Robots on the rise: ASU researchers at the forefront

October 5, 2011

Robotics is becoming one of the most prolific areas of technological advancement.

Engineers are at work on designs for robotic devices that promise to aid progress in almost every field of human endeavor – and ASU researchers are at the forefront of the wave of robotics innovation. They’re developing ideas for ways robots could be employed in health and medical fields, in education, in national defense and security, and in far-flung efforts to expand exploration of the deep sea and outer space. Download Full Image

ASU’s Ira A. Fulton Schools of Engineering and School of Earth and Space Exploration are giving students opportunities to participate in projects to develop and program a variety of robot prototypes.

The work draws on expertise across a broad range of specialties, from mechanical and biomedical engineering to mathematics, communications technology, electronics and computer science. And it delves into some of the more fascinating questions about technological possibilities – predominantly the pursuit of creating “intelligent” machines that could communicate and interact with humans.

Joe Kullman

Science writer, Ira A. Fulton Schools of Engineering


Lecture to examine sustainability in metro Phoenix

October 6, 2011

“Urban Sustainability in the Age of Climate Justice: Lessons from Metro Phoenix” will be the topic of an Oct. 25 lecture at Arizona State University’s West campus. The presenter is Andrew Ross, a professor of social and cultural analysis at New York University and the author of the new book “Bird on Fire: Lessons from the World’s Least Sustainable City” (Oxford University Press).

Ross’ presentation is scheduled for 4:00-5:30 p.m., Oct. 25 in the Kiva Lecture Hall, in the Sands Classroom Building at the West campus, 4701 W. Thunderbird Road in Phoenix. The event is free and open to the public; visitor parking costs $2 per hour. A reception with Ross will follow his lecture. Andrew Ross Download Full Image

“The theme of Dr. Ross’ presentation is very lively and also controversial,” said Kristin Koptiuch, a faculty member in ASU’s New College of Interdisciplinary Arts and Sciences, which is hosting Ross’ visit as part of its ThinK (Tuesdays in Kiva) series. “Our goal is to encourage thoughtful discussion among people who care about the future of metropolitan Phoenix. But you can be sure this won’t be your typical ‘booster’ talk.”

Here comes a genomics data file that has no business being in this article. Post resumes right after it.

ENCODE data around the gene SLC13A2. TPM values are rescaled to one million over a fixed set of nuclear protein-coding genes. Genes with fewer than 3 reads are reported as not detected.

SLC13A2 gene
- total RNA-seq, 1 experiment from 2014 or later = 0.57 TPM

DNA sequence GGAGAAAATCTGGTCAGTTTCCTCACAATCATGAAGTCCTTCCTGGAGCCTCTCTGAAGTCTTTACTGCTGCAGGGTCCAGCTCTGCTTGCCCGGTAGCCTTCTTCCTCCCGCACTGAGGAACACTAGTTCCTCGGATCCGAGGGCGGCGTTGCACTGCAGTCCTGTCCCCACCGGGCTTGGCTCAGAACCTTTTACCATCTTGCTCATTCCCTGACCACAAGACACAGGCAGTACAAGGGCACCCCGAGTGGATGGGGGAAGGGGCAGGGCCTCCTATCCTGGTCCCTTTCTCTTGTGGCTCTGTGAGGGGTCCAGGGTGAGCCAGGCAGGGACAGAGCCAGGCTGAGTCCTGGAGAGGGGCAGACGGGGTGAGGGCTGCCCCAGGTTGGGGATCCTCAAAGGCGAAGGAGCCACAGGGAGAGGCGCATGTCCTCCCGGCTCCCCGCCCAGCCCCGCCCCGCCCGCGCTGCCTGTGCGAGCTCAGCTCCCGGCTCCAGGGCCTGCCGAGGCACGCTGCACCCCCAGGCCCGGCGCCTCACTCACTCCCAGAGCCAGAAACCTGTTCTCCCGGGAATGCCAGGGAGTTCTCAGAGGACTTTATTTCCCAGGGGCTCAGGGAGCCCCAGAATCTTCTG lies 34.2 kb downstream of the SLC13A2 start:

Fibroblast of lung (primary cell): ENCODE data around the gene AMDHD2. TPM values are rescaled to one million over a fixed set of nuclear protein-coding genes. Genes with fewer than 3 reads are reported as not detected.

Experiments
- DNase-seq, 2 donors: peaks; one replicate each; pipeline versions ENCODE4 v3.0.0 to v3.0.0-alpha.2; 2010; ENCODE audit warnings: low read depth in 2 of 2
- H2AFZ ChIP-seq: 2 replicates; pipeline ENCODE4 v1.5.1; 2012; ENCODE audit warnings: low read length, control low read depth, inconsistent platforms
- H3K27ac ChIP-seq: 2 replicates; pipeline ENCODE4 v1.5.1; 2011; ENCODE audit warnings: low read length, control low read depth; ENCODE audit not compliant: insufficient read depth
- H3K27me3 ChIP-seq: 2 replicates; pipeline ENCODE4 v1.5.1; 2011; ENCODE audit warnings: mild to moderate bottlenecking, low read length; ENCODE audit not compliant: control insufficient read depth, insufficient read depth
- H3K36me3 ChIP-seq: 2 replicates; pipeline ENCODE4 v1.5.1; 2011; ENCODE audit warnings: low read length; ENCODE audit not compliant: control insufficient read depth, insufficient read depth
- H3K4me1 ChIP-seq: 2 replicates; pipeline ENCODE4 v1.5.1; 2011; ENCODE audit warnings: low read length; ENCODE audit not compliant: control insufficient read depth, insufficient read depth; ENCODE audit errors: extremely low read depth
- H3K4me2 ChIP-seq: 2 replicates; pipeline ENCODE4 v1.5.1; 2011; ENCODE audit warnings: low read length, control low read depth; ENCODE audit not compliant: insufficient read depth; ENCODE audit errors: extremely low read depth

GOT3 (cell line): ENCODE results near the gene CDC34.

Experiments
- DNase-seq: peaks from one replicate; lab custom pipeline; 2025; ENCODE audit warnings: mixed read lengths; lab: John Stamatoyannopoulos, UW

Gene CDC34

In his lecture, drawn on his own research in the Phoenix area, Ross will argue that the key solutions to creating sustainable cities are more social than technical in nature. He believes that marketing a “green” lifestyle to affluent residents will create showplace sustainable enclaves, but will not alter the patterns of “eco-apartheid” that afflict most large U.S. cities.

Ross’ new book “Bird on Fire” is based on extensive interviews he conducted in metropolitan Phoenix and examines some of the region’s biggest challenges, including water management, urban growth, immigration policy, pollution, energy supply, and downtown revitalization, within the context of his arguments for policies that promote environmental justice.

Ross has authored numerous other books, including “Nice Work If You Can Get It: Life and Labor in Precarious Times,” “Fast Boat to China: Corporate Flight and the Consequences of Free Trade; Lessons from Shanghai,” and “The Celebration Chronicles: Life, Liberty, and the Pursuit of Property Value in Disney’s New Town.”

Several ASU departments collaborated with New College to cosponsor Ross’ appearance. They include Barrett, The Honors College; the Center for Critical Inquiry and Cultural Studies; the Division of Humanities, Arts and Cultural Studies; the Division of Mathematical and Natural Sciences; the Division of Social and Behavioral Sciences; and the Social Justice and Human Rights program.

For additional information about this and other ThinK events at the West campus, call (602) 543-4521. You can also visit the Facebook page for the event at